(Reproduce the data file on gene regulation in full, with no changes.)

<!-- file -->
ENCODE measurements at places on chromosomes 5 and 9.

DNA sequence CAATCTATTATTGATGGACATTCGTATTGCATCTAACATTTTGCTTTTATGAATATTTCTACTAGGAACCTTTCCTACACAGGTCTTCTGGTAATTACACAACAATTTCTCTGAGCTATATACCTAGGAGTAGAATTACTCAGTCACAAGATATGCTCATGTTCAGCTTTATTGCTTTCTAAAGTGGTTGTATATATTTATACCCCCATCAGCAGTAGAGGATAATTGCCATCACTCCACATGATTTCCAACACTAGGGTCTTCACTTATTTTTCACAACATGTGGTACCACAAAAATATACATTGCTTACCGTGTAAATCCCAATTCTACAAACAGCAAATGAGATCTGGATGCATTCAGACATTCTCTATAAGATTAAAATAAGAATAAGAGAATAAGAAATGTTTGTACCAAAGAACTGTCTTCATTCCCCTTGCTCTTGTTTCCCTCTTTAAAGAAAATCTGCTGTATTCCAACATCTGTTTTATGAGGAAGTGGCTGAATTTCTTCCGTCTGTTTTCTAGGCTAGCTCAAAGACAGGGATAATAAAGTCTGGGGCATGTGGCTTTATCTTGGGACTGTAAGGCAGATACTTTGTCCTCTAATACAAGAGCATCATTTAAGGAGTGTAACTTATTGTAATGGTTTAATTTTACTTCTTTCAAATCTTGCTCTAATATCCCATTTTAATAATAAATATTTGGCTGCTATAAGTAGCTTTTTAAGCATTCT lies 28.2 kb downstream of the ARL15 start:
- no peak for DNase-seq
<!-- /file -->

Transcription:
ENCODE measurements at places on chromosomes 5 and 9.

DNA sequence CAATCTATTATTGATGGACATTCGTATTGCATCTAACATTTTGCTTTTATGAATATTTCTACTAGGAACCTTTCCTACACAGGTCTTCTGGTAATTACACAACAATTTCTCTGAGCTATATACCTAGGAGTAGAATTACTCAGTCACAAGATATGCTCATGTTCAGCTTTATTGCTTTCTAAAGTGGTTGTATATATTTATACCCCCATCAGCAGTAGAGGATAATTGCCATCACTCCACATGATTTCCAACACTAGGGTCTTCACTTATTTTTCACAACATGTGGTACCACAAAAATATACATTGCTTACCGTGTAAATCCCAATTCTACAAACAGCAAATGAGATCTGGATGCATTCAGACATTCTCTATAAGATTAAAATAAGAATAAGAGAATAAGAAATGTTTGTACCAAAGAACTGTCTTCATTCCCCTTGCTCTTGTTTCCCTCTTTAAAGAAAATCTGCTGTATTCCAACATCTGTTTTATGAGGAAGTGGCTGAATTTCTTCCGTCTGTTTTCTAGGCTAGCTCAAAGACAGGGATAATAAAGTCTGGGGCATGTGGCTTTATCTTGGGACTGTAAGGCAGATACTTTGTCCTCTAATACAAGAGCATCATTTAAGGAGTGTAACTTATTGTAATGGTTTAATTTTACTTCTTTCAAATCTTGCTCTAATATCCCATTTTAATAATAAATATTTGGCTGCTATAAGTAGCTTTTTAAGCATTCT lies 28.2 kb downstream of the ARL15 start:
- no peak for DNase-seq